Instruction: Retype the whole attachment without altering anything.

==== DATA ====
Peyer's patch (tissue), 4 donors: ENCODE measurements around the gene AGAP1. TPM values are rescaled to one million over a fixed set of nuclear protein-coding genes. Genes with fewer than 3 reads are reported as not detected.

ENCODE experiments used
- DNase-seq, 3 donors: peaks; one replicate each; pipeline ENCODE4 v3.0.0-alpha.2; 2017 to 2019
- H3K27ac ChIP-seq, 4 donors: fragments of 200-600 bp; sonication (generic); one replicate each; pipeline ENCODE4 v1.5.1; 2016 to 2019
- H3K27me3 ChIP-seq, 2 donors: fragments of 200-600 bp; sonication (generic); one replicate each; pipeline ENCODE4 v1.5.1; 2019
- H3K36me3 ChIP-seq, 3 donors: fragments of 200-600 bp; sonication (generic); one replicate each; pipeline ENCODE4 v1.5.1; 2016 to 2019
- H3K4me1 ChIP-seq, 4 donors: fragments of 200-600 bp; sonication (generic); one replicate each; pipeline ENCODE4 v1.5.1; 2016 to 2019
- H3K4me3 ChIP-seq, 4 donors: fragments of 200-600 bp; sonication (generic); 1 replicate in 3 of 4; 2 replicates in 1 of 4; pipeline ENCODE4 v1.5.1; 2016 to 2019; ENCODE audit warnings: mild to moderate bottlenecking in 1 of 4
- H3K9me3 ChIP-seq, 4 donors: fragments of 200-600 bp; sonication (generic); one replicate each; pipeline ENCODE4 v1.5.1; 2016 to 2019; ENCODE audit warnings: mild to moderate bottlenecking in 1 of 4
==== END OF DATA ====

Peyer's patch (tissue), 4 donors: ENCODE measurements around the gene AGAP1. TPM values are rescaled to one million over a fixed set of nuclear protein-coding genes. Genes with fewer than 3 reads are reported as not detected.

ENCODE experiments used
- DNase-seq, 3 donors: peaks; one replicate each; pipeline ENCODE4 v3.0.0-alpha.2; 2017 to 2019
- H3K27ac ChIP-seq, 4 donors: fragments of 200-600 bp; sonication (generic); one replicate each; pipeline ENCODE4 v1.5.1; 2016 to 2019
- H3K27me3 ChIP-seq, 2 donors: fragments of 200-600 bp; sonication (generic); one replicate each; pipeline ENCODE4 v1.5.1; 2019
- H3K36me3 ChIP-seq, 3 donors: fragments of 200-600 bp; sonication (generic); one replicate each; pipeline ENCODE4 v1.5.1; 2016 to 2019
- H3K4me1 ChIP-seq, 4 donors: fragments of 200-600 bp; sonication (generic); one replicate each; pipeline ENCODE4 v1.5.1; 2016 to 2019
- H3K4me3 ChIP-seq, 4 donors: fragments of 200-600 bp; sonication (generic); 1 replicate in 3 of 4; 2 replicates in 1 of 4; pipeline ENCODE4 v1.5.1; 2016 to 2019; ENCODE audit warnings: mild to moderate bottlenecking in 1 of 4
- H3K9me3 ChIP-seq, 4 donors: fragments of 200-600 bp; sonication (generic); one replicate each; pipeline ENCODE4 v1.5.1; 2016 to 2019; ENCODE audit warnings: mild to moderate bottlenecking in 1 of 4